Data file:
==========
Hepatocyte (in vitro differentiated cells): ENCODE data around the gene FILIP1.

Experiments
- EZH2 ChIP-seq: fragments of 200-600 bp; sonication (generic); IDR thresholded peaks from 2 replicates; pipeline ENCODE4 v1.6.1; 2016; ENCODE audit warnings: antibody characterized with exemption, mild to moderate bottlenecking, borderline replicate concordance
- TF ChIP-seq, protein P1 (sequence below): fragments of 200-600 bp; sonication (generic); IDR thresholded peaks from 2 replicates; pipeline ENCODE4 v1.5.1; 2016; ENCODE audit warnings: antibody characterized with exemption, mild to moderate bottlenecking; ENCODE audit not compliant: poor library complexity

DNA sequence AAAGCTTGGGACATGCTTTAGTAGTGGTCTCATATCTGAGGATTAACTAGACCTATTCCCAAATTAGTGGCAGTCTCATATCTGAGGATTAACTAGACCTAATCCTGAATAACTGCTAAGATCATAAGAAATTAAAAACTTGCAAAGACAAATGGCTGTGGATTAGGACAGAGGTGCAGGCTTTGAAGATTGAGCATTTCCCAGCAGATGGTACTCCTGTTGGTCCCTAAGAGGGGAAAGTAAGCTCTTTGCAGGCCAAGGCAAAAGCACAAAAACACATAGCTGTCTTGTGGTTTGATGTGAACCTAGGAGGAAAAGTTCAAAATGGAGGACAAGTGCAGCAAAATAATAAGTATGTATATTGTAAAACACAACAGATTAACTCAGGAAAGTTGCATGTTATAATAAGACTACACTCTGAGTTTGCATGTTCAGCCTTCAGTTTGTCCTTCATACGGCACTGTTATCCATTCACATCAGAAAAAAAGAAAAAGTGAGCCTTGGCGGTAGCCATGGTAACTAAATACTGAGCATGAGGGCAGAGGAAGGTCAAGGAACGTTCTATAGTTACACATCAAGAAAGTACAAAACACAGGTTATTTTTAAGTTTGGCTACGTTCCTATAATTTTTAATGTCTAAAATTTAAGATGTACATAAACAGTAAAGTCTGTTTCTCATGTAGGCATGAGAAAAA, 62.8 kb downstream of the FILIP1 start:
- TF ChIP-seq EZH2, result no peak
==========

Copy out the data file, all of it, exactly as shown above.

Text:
Hepatocyte (in vitro differentiated cells): ENCODE data around the gene FILIP1.

Experiments
- EZH2 ChIP-seq: fragments of 200-600 bp; sonication (generic); IDR thresholded peaks from 2 replicates; pipeline ENCODE4 v1.6.1; 2016; ENCODE audit warnings: antibody characterized with exemption, mild to moderate bottlenecking, borderline replicate concordance
- TF ChIP-seq, protein P1 (sequence below): fragments of 200-600 bp; sonication (generic); IDR thresholded peaks from 2 replicates; pipeline ENCODE4 v1.5.1; 2016; ENCODE audit warnings: antibody characterized with exemption, mild to moderate bottlenecking; ENCODE audit not compliant: poor library complexity

DNA sequence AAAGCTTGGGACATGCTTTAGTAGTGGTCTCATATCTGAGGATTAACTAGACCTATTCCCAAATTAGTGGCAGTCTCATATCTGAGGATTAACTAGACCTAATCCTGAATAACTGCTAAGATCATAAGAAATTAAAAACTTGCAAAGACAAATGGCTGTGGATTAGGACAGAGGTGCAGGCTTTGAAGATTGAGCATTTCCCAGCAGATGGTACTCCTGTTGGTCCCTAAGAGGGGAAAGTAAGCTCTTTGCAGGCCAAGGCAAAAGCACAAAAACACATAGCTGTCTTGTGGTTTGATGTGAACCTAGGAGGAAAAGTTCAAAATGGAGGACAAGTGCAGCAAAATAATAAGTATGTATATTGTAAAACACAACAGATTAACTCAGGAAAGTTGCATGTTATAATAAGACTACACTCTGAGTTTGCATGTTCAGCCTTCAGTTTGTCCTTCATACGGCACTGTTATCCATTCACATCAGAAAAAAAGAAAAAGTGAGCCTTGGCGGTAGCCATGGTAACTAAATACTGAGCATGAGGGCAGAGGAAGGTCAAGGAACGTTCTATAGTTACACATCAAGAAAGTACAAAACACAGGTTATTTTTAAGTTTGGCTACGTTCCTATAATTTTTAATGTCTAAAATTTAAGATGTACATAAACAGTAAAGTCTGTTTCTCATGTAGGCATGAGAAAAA, 62.8 kb downstream of the FILIP1 start:
- TF ChIP-seq EZH2, result no peak